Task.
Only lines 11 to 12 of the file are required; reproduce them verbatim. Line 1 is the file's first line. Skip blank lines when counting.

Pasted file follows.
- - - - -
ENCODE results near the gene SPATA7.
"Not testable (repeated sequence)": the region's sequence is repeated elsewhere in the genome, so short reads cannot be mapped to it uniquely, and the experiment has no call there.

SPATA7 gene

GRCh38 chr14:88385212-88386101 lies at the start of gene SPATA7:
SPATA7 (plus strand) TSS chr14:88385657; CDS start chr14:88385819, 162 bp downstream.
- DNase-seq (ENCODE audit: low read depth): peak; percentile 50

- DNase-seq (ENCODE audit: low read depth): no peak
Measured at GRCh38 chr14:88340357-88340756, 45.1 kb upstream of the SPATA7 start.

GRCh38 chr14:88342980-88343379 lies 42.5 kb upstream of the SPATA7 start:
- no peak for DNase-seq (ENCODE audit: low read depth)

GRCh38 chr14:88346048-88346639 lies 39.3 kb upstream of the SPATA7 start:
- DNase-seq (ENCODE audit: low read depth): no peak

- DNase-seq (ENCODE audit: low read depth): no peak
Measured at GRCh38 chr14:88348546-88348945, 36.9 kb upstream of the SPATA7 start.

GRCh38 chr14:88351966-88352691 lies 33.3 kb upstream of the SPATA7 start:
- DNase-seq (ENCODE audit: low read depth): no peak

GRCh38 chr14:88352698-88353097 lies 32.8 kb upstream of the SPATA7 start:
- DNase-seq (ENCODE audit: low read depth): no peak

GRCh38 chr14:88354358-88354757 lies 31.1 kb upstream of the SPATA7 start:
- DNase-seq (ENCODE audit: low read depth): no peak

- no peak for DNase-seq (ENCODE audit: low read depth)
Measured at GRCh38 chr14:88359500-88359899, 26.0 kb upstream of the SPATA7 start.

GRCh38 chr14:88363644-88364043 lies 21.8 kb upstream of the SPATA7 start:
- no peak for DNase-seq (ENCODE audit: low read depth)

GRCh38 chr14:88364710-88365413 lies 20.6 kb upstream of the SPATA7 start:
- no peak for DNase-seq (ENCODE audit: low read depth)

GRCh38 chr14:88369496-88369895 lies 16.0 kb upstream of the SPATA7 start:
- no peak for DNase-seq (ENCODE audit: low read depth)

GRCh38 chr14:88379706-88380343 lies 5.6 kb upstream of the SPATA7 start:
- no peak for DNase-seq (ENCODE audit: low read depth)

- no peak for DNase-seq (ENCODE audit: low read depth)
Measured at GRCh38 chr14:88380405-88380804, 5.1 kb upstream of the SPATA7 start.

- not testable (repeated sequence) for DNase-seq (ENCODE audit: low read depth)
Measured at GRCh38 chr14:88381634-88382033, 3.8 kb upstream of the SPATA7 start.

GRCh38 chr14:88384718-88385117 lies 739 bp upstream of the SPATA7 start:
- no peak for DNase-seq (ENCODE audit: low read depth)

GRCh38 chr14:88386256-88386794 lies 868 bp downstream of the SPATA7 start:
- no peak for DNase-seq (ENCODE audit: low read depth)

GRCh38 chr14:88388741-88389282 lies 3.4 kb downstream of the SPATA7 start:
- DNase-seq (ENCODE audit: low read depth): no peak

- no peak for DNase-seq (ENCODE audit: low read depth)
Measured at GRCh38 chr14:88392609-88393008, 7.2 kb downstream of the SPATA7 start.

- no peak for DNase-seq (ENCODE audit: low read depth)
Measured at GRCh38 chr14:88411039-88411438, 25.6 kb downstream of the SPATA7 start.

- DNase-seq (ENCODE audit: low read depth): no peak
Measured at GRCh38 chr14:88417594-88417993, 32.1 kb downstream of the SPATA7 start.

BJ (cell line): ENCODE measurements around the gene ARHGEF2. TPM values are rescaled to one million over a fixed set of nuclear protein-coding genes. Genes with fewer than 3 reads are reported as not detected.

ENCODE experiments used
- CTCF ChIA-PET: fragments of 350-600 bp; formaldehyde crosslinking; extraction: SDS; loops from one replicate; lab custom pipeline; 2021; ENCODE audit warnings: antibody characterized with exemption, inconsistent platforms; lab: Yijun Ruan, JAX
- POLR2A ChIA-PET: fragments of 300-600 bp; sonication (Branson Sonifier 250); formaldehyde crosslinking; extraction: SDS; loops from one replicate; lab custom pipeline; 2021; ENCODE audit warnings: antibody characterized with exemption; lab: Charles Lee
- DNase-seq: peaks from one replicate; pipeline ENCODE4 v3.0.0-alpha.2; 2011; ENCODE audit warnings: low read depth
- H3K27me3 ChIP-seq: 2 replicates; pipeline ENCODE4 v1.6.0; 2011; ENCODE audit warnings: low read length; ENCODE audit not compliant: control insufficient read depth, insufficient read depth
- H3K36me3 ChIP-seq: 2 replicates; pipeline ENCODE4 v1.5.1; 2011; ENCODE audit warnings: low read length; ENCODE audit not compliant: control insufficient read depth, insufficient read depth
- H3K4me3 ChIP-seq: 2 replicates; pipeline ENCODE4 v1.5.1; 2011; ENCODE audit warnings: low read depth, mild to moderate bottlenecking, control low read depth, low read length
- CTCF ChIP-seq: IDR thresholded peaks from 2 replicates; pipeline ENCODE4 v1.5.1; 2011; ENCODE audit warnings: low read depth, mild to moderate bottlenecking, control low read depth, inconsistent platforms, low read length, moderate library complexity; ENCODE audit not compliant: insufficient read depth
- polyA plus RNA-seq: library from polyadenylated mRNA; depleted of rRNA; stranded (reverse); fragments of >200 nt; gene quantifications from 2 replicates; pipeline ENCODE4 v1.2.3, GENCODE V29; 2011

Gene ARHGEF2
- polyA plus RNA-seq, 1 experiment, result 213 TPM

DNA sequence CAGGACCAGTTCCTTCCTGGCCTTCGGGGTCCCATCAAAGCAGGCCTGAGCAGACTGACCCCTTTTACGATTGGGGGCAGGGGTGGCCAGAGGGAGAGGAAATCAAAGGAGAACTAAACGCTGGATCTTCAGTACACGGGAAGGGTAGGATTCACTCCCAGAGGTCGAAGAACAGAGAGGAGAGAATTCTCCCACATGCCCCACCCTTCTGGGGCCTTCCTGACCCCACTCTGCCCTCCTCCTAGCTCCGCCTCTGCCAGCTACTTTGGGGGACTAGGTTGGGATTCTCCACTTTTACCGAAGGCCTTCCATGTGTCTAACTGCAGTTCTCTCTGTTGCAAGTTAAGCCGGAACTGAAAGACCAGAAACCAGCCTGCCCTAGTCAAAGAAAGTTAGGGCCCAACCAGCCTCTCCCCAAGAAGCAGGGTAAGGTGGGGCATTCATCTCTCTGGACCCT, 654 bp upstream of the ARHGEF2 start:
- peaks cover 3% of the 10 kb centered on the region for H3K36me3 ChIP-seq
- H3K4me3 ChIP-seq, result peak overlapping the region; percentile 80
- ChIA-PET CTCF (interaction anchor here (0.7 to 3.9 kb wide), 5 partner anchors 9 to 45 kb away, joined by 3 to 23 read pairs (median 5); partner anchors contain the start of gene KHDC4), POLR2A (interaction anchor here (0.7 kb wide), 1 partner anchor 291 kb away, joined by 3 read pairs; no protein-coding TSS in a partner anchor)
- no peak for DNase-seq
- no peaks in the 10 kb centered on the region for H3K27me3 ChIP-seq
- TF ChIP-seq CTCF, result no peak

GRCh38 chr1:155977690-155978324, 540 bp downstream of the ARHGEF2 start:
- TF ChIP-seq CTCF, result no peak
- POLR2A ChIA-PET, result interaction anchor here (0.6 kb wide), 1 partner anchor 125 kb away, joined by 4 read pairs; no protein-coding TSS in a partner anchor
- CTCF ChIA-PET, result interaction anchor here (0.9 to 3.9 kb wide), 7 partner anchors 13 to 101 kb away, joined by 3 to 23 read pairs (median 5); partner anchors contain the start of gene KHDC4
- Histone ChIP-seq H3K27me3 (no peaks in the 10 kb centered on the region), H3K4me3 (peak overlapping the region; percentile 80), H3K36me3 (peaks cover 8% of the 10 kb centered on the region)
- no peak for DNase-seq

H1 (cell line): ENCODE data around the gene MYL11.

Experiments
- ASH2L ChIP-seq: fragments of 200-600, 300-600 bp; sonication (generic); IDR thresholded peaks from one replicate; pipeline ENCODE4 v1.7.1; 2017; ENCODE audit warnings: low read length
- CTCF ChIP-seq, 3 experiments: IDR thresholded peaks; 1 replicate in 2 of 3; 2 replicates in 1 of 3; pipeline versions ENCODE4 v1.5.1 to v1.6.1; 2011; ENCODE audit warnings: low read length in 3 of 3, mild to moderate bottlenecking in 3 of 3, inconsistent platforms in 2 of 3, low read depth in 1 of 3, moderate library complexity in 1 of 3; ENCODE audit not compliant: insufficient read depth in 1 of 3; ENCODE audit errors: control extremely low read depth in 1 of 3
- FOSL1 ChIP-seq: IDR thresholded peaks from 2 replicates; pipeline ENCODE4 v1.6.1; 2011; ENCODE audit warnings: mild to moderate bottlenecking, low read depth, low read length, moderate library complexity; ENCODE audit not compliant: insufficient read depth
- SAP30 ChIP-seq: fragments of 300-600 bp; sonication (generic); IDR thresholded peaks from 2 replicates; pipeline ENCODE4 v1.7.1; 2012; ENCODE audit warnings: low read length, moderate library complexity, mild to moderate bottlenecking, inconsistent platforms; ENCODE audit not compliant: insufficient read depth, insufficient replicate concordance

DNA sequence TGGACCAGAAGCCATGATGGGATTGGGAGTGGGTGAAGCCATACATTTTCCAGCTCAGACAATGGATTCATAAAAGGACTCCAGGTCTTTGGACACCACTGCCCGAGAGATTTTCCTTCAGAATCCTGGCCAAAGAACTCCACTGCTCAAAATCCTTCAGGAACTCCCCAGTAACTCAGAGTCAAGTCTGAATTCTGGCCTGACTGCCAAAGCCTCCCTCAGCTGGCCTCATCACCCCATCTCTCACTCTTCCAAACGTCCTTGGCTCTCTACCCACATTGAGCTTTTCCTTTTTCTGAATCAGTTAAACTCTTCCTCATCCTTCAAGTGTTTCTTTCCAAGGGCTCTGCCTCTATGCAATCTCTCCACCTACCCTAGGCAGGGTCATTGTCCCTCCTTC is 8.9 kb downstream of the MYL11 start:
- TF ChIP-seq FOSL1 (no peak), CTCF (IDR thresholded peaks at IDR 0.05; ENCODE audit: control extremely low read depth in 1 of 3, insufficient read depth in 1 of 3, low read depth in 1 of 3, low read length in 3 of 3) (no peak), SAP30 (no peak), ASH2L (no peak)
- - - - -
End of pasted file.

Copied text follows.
GRCh38 chr14:88346048-88346639 lies 39.3 kb upstream of the SPATA7 start:
- DNase-seq (ENCODE audit: low read depth): no peak